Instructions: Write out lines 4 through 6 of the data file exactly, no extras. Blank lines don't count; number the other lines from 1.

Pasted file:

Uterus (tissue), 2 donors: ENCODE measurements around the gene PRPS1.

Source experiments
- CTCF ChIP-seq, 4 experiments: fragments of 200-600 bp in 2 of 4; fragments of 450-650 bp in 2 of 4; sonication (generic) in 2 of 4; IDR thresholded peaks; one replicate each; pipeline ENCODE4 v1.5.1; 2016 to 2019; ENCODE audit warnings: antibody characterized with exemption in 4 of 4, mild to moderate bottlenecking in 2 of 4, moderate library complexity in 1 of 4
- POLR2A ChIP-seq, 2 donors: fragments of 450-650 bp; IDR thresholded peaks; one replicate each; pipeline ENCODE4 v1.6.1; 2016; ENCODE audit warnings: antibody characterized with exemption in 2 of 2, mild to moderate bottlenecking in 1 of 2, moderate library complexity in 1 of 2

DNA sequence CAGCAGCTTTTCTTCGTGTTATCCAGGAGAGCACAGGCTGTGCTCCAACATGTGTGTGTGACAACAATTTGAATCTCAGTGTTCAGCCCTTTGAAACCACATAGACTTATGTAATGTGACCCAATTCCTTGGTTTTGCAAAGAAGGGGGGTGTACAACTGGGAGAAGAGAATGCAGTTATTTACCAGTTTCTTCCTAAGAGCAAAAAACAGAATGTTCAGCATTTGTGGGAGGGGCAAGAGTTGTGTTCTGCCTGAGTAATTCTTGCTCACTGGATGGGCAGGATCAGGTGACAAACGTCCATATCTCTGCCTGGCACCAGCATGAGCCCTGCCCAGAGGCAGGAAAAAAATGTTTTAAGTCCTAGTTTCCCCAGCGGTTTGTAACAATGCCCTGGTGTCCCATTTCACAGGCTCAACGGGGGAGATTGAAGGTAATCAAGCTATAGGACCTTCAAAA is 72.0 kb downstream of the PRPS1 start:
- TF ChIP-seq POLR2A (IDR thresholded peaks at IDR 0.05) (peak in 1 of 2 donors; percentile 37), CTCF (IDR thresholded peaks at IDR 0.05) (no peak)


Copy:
- POLR2A ChIP-seq, 2 donors: fragments of 450-650 bp; IDR thresholded peaks; one replicate each; pipeline ENCODE4 v1.6.1; 2016; ENCODE audit warnings: antibody characterized with exemption in 2 of 2, mild to moderate bottlenecking in 1 of 2, moderate library complexity in 1 of 2

DNA sequence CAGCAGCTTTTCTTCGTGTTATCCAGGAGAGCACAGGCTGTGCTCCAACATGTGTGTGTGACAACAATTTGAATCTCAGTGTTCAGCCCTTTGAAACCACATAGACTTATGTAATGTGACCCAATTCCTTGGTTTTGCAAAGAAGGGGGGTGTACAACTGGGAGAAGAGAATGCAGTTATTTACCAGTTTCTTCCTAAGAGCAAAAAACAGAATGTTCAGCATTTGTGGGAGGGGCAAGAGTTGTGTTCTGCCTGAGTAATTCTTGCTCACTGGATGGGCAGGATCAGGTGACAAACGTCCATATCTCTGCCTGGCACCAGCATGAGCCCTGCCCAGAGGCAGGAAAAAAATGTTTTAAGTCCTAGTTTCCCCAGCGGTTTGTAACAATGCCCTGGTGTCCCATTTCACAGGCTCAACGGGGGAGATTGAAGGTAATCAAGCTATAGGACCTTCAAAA is 72.0 kb downstream of the PRPS1 start:
- TF ChIP-seq POLR2A (IDR thresholded peaks at IDR 0.05) (peak in 1 of 2 donors; percentile 37), CTCF (IDR thresholded peaks at IDR 0.05) (no peak)